Harmful Algal Blooms
We study species of toxic algae that are responsible for disrupting human and ecosystem health.
While some of these organisms create the phenomena commonly known as “red tides,” others
can be less visible while still causing illness. From the Caribbean to the Arctic, our team is working
to understand the factors that drive these harmful algal bloom (HAB) events.
A news story was aired on KNOM radio on December 20, 2019 about research findings on algal toxins in the Arctic/subarctic and potential impacts for marine mammals and wildlife health in collaboration with Don Anderson (WHOI) and the HEALY cruise that took place in the summer of 2019 with Bob Pickart (WHOI), Janet Duffy-Anderson (NOAA/AFSC),…Read More
“Everything You Need to Know about Toxic Algae Blooms” featured an interview with Don Anderson. The story, published in the Los Angeles Times on August 14, 2019, focused on toxic blooms of cyanobacteria and algae and the harmful effects associated with human and animal exposure. In oceans and freshwater lakes and streams, harmful algal blooms are…Read More
Evie Fachon was recently highlighted by PolarTREC, an educational research program for teachers. Evie and Victoria Uva are currently participating in a research cruise in the Arctic aboard the USCGC Healy. The objectives of this research are to investigate the distribution, prevalence, and geographic extent of HABs in Arctic waters, with an emphasis on the…Read More
Don Anderson, PhD was interviewed by Barbara Moran at WBUR about summer 2019 toxic algae blooms in Massachusetts in the Charles River basin, sites on Cape Cod, and other areas in Massachusetts for National Public Radio’s “All Things Considered.” The program “Summertime, And Toxic Algae is Blooming: Here’s What You Need to Know” aired on…Read More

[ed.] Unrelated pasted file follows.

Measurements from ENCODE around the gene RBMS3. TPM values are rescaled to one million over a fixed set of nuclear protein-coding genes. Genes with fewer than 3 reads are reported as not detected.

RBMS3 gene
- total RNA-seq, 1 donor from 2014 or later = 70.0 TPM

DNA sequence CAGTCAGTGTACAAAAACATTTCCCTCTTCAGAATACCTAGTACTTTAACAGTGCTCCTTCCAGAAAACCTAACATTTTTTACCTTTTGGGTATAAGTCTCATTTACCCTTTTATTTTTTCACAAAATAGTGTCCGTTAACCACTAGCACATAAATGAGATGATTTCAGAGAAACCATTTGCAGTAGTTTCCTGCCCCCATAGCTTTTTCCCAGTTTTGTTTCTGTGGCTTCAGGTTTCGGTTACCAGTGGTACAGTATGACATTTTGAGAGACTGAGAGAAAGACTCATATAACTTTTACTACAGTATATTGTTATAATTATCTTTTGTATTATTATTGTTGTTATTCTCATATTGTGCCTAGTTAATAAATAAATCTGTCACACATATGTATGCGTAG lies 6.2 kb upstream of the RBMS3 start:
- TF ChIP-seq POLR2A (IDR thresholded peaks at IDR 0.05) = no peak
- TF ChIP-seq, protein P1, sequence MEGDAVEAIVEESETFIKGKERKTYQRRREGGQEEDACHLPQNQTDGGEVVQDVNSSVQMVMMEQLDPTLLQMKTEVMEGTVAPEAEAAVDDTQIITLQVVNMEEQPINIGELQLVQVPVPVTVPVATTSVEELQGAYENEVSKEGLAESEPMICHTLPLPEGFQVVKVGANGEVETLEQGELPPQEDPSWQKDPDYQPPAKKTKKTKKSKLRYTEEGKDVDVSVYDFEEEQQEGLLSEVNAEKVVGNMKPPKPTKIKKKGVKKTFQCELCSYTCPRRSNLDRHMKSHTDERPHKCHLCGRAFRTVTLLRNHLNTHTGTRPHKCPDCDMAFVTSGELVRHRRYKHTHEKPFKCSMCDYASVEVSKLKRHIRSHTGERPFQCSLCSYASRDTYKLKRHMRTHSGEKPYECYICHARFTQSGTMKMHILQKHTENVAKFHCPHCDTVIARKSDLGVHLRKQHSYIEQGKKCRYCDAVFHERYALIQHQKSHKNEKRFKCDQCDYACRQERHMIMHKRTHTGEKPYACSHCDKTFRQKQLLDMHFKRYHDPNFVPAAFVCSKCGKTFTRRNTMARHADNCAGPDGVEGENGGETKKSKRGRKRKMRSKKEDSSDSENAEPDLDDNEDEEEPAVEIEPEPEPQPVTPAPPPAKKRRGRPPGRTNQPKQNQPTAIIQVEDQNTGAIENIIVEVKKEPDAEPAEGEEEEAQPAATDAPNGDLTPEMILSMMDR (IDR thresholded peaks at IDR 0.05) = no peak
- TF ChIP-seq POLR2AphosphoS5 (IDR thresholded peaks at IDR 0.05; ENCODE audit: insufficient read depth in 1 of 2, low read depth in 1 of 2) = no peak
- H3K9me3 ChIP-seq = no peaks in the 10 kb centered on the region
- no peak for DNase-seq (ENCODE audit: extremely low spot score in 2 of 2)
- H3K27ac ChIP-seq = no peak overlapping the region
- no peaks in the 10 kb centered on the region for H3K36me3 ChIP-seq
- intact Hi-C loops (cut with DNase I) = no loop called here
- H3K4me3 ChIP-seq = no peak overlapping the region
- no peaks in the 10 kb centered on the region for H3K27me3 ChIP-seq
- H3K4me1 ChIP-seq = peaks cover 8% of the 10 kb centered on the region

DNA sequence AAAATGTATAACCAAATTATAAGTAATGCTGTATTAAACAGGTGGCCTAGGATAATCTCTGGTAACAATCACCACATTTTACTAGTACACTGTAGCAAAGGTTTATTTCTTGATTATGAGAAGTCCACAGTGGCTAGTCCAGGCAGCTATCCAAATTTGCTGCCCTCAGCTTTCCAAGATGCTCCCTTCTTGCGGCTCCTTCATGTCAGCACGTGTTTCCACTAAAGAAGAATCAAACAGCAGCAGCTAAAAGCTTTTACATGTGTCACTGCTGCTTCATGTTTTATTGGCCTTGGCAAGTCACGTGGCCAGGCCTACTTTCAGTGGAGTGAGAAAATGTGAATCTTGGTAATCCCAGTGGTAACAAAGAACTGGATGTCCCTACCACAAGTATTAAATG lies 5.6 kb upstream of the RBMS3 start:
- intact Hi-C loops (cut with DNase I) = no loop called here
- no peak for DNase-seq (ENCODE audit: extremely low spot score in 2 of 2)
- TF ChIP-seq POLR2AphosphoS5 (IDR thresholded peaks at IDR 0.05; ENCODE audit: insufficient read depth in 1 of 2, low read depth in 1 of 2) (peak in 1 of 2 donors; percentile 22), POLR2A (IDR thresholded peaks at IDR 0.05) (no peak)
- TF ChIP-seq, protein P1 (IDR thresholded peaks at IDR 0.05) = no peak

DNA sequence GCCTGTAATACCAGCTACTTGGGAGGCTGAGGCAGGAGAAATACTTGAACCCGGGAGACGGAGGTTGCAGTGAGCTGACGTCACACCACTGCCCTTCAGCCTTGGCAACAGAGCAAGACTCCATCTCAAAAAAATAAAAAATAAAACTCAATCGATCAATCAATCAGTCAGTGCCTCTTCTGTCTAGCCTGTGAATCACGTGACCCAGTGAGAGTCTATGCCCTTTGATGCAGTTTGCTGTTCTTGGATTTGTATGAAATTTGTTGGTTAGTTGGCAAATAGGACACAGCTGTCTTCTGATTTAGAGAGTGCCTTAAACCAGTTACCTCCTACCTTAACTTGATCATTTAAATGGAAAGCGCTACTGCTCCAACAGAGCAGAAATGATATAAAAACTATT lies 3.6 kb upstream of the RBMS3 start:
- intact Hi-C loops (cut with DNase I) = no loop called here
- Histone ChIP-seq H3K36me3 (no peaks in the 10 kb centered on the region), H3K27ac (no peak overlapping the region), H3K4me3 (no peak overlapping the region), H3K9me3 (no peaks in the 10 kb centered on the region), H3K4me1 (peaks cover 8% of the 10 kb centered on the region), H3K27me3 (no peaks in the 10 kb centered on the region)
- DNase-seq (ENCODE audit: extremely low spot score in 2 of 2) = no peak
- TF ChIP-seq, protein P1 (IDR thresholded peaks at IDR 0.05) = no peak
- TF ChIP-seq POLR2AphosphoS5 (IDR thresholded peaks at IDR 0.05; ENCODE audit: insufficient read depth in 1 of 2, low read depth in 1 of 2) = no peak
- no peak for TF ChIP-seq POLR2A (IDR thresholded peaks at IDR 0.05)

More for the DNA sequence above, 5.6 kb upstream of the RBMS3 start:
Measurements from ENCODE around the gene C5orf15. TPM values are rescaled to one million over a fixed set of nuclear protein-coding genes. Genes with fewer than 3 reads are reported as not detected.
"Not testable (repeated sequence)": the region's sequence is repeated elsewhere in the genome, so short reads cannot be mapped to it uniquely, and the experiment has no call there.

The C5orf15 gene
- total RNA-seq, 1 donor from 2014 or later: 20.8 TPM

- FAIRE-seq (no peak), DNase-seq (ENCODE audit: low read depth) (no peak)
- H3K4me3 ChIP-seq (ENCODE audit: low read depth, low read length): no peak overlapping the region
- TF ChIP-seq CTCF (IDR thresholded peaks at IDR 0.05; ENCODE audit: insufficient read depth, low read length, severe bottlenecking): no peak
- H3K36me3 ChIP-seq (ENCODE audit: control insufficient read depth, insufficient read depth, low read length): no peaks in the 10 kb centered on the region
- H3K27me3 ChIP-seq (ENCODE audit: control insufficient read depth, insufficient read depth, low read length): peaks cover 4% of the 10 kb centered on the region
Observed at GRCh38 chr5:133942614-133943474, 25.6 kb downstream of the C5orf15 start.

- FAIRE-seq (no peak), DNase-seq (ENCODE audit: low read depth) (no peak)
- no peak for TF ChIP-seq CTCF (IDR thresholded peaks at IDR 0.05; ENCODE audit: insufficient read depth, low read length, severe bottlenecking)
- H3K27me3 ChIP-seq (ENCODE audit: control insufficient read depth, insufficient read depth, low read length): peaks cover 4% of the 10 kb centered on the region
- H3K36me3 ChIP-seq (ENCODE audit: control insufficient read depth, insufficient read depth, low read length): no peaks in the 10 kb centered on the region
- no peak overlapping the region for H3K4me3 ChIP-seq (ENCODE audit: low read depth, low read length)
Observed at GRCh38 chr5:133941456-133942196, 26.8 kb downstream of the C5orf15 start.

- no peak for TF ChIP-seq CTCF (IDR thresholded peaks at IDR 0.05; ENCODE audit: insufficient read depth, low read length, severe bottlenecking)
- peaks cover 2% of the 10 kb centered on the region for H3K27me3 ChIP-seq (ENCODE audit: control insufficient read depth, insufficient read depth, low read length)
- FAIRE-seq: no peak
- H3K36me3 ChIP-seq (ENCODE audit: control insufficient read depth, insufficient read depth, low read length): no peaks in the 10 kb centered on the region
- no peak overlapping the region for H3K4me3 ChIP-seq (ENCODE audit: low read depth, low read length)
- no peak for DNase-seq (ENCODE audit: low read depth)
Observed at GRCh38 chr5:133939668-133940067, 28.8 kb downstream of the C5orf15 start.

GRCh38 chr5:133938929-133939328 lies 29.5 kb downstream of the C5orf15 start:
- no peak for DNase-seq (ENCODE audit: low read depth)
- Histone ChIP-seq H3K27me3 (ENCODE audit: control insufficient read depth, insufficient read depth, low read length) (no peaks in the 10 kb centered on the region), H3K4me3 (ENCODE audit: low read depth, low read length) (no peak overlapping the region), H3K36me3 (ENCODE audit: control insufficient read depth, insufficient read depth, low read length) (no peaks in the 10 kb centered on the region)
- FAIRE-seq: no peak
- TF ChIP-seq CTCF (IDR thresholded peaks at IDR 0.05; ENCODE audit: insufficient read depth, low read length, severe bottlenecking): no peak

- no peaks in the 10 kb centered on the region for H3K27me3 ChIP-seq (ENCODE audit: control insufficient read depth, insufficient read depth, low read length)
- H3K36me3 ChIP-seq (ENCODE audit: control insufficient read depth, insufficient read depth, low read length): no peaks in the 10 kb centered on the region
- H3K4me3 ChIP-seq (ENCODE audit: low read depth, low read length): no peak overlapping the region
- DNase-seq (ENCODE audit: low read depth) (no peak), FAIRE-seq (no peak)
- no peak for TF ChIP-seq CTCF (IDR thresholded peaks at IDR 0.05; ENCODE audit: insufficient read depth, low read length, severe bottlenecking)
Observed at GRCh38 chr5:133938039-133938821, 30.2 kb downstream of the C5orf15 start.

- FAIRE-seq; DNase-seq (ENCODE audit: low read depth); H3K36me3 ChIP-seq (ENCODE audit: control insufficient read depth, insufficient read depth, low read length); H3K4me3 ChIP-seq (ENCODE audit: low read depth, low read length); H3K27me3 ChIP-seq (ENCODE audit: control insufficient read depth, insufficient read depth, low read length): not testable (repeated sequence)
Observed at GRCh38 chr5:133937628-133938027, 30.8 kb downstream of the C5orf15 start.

The Anderson Lab is launching a new project in response to this year’s record red tide events in Florida. In August, a state of emergency was declared due to a massive coastal bloom of the toxic dinoflagellate Karenia brevis. This event is responsible for creating widespread fish kills, causing respiratory distress in coastal inhabitants and visitors, and…Read More
The Woods Hole Center for Oceans and Human Health (WHCOHH) was granted five more years of funding by the NSF and the National Institute of Environmental Health Sciences. This funding will be used to continue interdisciplinary work understanding the relationship of harmful algal blooms and marine pathogens to public health. Learn more about this award…Read More
On August 28, Don testified for the Subcommittee on Oceans, Atmosphere, Fisheries, and Coast Guard. The hearing, entitled “Harmful Algal Blooms: The Impact on Our Nation’s Waters” brought together experts, stakeholders and policymakers in the capital to discuss HAB events across the country. Other witnesses at the hearing included Bryan Stubbs of the Cleveland Water…Read More